In New Delhi, the place which truly leaves a mark on you is the majestic and dignified Rashtrapati Bhavan, as well as the stately life found in the areas outside it. Indian society is on its own development trajectory. With a distinct power/authority boundary, social consciousness flourishes .
Constitution “protects” laid back life
Today’s old Delhi is synonymous with crowds and tradition. Only rickshaws and three-wheelers can enter these narrow and dirty streets, many of which have hundreds of years of history. Old houses are on the brink of being destroyed and cable wires lie tangled like spider webs. But people have lived here like this for hundreds of years and no one feels the need to change anything.
It was after India became independent in 1947 that the southwest part of old Delhi was selected as the area to build the new city- today’s New Delhi. Perhaps it was because land is privately owned and the cost of demolishing and rebuilding the old town would have been too high
Rashtrapati Bhavan, the Parliament building, as well as the Rajpath Street — where all government department offices are concentrated, are all in the heart of New Delhi. Rajpath street goes east all the way upto the landmark India Gate. This three kilometre stretch has the most magnificent building complexes in New Delhi and is the pride of the Indian people and a symbol of India’s political center— and every year the National day Parade is held here, much like China’s own Tiananmen Square.
In New Delhi, people look at politics not just with admiration, but it is also view to be dignified and harmonious; display of tolerance is not contradictory.
On both the north and south side of Rajpath there are wide green lawns laden with thick branched trees that provide shade. Gardeners, tourists, students are free to rest under the trees. Even armed policemen who stand in the same posture for a long time, often forming groups of various sizes, sitting and chatting under the protection of the shade—don’t you think level of alertness is too relaxed? You only need to take a momentary look at the roof of the government building on the opposite side and you will understand that the figure moving on the roof is a sniper who doesn’t exactly look very friendly.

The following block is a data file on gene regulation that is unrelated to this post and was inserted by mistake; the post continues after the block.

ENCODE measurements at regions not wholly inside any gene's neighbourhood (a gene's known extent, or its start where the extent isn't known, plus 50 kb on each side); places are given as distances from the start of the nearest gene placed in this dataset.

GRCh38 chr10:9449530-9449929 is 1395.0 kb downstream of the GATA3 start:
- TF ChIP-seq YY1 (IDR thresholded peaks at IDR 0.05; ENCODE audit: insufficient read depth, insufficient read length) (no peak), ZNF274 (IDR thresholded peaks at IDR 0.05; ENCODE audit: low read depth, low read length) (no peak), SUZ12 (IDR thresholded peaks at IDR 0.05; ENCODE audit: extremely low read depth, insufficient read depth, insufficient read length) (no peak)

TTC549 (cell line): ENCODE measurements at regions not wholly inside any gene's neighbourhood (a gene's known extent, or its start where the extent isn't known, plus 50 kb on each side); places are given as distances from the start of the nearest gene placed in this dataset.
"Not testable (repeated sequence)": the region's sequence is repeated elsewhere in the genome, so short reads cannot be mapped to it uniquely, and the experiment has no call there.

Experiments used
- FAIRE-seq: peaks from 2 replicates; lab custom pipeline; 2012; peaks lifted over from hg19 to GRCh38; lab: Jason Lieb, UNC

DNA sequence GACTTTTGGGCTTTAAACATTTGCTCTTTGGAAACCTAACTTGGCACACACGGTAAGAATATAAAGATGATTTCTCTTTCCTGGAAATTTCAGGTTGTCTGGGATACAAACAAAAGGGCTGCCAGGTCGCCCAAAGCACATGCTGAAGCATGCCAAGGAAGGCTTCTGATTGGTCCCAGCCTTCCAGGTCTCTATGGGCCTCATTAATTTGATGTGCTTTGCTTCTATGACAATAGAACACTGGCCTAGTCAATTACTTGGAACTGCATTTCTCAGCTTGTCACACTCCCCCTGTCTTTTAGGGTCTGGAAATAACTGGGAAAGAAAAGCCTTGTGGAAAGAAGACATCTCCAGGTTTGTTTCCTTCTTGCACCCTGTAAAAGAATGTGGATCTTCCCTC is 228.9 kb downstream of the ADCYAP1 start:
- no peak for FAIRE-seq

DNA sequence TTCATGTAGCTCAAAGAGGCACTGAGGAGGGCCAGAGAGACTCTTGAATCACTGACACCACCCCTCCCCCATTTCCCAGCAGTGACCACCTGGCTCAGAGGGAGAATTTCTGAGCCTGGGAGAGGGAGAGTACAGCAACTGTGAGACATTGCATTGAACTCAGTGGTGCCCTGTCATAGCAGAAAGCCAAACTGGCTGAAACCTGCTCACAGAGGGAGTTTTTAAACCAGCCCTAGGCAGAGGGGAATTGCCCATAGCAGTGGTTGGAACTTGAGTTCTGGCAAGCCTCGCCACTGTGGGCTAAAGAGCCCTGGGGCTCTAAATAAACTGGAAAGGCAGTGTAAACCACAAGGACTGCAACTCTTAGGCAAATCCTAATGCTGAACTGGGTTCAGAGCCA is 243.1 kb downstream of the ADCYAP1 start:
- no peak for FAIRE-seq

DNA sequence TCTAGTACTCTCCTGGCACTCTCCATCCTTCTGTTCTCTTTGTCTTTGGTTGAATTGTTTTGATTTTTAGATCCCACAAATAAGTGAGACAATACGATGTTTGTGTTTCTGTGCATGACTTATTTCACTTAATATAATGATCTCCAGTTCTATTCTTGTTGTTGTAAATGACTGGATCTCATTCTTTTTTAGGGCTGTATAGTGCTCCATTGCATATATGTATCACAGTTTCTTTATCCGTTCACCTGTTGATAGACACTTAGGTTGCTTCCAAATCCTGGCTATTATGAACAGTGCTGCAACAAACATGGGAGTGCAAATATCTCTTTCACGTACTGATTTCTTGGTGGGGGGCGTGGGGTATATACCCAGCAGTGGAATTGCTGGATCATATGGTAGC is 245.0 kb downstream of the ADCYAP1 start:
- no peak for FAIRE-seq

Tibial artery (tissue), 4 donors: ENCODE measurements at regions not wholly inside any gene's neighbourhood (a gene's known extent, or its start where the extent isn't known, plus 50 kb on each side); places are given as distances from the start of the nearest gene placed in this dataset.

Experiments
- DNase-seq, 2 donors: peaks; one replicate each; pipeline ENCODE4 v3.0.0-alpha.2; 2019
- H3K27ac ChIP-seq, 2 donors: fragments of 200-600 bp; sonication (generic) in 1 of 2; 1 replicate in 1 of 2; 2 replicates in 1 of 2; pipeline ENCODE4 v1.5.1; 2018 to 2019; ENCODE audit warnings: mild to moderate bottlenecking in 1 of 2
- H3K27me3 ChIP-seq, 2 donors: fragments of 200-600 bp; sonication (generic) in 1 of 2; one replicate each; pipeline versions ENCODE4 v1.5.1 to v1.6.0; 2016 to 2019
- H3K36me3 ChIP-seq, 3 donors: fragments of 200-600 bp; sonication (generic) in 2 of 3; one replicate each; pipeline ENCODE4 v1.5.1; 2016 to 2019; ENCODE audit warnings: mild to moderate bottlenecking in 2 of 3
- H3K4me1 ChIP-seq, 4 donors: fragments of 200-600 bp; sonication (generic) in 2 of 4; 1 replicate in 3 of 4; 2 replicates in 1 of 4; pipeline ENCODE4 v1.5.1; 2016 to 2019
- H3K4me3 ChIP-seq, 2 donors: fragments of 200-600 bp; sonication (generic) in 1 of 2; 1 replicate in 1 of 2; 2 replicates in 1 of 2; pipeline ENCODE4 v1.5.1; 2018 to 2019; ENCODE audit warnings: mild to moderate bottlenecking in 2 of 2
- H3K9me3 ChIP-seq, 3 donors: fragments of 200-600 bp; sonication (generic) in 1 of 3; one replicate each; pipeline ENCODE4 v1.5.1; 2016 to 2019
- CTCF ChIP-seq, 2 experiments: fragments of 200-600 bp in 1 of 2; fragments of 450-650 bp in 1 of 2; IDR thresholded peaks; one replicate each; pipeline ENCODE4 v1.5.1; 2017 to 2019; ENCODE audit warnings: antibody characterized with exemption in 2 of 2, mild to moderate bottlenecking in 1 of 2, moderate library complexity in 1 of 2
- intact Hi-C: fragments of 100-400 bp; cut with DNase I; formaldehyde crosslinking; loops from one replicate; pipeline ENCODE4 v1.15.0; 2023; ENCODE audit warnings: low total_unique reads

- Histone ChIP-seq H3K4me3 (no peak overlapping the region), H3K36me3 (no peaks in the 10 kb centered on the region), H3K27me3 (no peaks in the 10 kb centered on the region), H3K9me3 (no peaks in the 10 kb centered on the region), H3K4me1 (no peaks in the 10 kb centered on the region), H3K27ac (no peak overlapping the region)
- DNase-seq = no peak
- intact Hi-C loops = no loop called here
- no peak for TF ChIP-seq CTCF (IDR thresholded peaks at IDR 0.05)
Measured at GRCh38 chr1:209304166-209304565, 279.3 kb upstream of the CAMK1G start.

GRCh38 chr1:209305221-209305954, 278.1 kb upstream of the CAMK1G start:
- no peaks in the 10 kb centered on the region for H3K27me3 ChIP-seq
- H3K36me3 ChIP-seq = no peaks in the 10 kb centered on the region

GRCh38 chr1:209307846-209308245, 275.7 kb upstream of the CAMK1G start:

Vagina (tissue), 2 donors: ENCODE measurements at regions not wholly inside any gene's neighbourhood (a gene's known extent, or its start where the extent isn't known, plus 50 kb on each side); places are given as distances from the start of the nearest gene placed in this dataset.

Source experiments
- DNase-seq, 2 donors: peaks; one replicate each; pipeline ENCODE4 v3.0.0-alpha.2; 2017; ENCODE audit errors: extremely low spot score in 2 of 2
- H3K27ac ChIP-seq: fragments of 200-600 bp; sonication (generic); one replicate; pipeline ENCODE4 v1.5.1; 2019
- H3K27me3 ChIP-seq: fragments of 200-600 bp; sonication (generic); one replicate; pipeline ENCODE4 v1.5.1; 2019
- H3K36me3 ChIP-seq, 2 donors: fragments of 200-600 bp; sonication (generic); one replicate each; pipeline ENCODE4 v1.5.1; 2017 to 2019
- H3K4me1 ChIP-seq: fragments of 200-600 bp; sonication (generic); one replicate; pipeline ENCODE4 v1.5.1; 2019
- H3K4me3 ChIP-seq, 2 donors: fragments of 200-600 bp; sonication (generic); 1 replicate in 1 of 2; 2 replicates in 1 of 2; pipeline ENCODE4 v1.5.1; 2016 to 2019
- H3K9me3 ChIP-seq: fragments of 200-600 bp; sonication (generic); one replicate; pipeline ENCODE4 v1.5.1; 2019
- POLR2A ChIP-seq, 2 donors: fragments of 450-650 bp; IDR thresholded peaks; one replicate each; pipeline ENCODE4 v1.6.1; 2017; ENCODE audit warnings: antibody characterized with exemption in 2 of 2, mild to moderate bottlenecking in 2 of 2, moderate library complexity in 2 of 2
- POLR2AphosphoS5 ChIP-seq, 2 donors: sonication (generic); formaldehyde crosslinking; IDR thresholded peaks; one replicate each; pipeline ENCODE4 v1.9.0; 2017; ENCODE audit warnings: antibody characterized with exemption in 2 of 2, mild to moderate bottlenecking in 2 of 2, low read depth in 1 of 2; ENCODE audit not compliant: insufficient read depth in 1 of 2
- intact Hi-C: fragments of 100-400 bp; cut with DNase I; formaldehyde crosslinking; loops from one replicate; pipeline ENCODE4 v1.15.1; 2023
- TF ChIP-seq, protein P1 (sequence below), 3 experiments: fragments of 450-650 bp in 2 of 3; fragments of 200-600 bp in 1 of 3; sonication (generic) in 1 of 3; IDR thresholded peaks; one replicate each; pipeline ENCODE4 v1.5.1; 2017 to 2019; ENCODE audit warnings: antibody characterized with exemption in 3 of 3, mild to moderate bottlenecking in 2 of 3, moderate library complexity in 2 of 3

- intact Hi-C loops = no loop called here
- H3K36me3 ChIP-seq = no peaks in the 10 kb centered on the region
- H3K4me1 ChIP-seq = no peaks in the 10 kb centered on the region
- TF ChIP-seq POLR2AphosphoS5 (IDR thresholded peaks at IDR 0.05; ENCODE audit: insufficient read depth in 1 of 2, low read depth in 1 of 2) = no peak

What left a deep impression on me the most was there was a stray dog languidly strolling in front of the Rashtrapati Bhavan, while the people working there hurriedly took the stairs paying no attention to it. Not too far from this scene was a soldier patrolling back and forth, a gun in his hand. It turned out it was just me who expressed astonishment at the dog there and took a quick photo.
Rashtrapati Bhavan and Rajpath is New Delhi’s skyline. During sunrise and sunset, many people come here to click pictures in the backdrop of these many centuries old buildings. All day long, on both sides of the lawn people come and go but this dignified and dynamic block looks even more alive.
Around five in the afternoon we were strolling in the huge lawn beside us while waiting to enter the building of Ministry of Commerce and Industry. Next to us, an old man who gave the appearance of an intellectual, went straight to lawn, lay down on the grass and fell asleep. Meanwhile, a group of identical looking three wheelers with their pattering of their engine rather audible and a Mercedes Benz were parked next to each other, “embracing life” under the shade of the Rashtrapati Bhavan. Meanwhile, an old ice-cream seller was pushing his ice cream cart, leisurely wandering around on either sides of the street—all in all, these scenes gave an unexpected feeling of harmony. After all, there are no qualms about doing physical labor to earn livelihood and this is the actual state of affairs in life.
This scenario led me to recall a chat on Indian society I had a few months ago with a young Indian guy. He said, as per the Constitution, India is a socialist country.
At that time, I was rather startled. After that I proceeded to look up some more information to confirm this statement: promulgated in 1950 and in effect till date, the Indian Constitution, in its Preamble, declares at the outset that: “We, the people of India, having solemnly resolved to constitute India into a sovereign socialist, secular democratic Republic and to secure to all its citizens social, economic and political justice; liberty of thought, expression, belief, faith and worship; equality of status and of opportunity; and to promote among them all fraternity assuring the dignity of the individual and the unity and integrity of the Nation”.